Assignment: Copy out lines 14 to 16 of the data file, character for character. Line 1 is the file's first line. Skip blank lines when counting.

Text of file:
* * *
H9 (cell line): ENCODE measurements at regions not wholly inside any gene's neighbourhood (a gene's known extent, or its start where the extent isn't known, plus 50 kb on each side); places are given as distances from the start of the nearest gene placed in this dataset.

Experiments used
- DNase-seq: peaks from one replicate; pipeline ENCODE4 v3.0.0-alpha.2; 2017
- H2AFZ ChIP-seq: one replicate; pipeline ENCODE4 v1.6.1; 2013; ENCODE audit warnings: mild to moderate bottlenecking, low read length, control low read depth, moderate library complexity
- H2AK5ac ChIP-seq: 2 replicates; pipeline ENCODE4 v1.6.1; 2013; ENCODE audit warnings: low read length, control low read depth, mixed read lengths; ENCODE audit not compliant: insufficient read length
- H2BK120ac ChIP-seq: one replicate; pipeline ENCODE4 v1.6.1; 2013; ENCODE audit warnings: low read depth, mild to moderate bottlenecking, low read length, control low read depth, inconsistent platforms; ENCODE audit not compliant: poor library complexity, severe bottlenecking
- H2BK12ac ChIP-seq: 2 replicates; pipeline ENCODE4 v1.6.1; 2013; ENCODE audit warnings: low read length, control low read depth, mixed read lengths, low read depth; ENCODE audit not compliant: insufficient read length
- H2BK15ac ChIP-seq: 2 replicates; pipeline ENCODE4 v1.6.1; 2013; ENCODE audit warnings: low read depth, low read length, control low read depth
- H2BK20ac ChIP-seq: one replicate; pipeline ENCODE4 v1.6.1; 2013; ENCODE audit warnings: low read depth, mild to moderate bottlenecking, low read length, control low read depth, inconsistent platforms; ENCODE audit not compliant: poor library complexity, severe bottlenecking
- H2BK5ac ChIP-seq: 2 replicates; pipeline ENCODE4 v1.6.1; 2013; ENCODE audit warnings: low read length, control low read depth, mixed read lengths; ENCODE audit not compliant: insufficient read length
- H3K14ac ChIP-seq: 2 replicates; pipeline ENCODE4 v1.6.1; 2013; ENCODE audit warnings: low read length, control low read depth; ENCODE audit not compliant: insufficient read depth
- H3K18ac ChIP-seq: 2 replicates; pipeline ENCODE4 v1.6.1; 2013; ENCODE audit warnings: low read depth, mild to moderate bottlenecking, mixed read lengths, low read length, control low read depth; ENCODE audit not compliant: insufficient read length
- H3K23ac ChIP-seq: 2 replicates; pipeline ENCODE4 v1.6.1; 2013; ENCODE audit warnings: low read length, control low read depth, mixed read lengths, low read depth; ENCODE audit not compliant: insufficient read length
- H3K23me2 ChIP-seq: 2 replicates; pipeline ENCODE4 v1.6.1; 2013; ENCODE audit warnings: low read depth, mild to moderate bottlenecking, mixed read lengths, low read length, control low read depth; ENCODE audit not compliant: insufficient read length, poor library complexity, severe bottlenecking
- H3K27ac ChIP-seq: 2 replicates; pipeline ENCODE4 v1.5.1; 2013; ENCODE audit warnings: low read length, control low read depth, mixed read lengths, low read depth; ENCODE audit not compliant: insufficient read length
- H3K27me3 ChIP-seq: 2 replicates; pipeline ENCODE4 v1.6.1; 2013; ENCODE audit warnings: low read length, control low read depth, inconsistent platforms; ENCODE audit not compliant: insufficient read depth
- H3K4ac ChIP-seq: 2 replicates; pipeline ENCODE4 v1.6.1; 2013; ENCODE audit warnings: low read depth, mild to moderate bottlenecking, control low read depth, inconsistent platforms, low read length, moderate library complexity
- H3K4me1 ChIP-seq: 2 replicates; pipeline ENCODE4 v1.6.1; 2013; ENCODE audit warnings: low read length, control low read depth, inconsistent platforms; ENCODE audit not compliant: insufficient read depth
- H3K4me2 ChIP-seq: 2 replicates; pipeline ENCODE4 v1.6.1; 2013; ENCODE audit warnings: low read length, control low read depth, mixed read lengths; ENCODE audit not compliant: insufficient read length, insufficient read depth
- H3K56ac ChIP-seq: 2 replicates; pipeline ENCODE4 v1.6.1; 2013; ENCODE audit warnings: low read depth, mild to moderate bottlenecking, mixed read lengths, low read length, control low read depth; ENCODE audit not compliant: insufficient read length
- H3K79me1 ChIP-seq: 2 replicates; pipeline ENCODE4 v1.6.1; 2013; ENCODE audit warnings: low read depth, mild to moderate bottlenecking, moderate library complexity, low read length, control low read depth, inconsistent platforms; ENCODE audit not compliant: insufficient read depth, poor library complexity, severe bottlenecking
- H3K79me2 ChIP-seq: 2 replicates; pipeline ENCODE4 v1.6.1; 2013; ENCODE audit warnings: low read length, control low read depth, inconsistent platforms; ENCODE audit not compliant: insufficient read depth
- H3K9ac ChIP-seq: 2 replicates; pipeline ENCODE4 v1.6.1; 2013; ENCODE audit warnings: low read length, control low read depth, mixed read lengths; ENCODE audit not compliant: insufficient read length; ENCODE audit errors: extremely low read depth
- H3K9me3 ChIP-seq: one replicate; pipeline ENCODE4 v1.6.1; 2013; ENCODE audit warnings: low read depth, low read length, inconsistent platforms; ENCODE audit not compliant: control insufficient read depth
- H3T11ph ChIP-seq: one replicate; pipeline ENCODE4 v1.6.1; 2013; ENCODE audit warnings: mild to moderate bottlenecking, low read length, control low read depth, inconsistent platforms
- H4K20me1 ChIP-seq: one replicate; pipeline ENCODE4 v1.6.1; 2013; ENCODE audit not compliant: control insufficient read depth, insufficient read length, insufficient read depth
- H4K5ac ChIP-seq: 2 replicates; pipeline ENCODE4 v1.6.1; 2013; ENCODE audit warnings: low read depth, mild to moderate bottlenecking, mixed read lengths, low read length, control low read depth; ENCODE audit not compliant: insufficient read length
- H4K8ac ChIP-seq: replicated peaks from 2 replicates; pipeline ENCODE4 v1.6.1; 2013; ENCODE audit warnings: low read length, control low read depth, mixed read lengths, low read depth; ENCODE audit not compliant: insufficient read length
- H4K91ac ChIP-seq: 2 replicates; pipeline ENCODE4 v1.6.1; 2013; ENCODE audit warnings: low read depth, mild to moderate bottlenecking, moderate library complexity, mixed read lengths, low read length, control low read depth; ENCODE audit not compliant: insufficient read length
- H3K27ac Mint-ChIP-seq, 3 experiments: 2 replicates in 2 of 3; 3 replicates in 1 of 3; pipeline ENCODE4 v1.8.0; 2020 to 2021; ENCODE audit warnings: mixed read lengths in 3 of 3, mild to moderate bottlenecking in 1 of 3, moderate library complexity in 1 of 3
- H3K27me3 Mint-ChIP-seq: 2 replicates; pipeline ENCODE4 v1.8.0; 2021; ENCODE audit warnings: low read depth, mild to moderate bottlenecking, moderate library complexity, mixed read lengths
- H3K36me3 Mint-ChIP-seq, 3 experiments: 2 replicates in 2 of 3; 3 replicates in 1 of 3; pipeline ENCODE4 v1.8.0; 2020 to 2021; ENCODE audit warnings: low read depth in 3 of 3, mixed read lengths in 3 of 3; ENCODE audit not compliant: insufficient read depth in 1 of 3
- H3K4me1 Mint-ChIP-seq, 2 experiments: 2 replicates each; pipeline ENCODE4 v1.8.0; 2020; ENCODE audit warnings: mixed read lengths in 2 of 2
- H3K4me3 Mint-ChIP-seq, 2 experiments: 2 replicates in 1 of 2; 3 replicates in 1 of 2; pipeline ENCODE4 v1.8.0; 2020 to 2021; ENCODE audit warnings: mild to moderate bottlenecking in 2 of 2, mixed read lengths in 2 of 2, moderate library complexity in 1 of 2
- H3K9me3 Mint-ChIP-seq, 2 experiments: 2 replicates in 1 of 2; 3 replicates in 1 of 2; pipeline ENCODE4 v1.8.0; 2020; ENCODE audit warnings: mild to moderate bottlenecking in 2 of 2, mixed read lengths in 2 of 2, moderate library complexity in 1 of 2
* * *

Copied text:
- H3K23me2 ChIP-seq: 2 replicates; pipeline ENCODE4 v1.6.1; 2013; ENCODE audit warnings: low read depth, mild to moderate bottlenecking, mixed read lengths, low read length, control low read depth; ENCODE audit not compliant: insufficient read length, poor library complexity, severe bottlenecking
- H3K27ac ChIP-seq: 2 replicates; pipeline ENCODE4 v1.5.1; 2013; ENCODE audit warnings: low read length, control low read depth, mixed read lengths, low read depth; ENCODE audit not compliant: insufficient read length
- H3K27me3 ChIP-seq: 2 replicates; pipeline ENCODE4 v1.6.1; 2013; ENCODE audit warnings: low read length, control low read depth, inconsistent platforms; ENCODE audit not compliant: insufficient read depth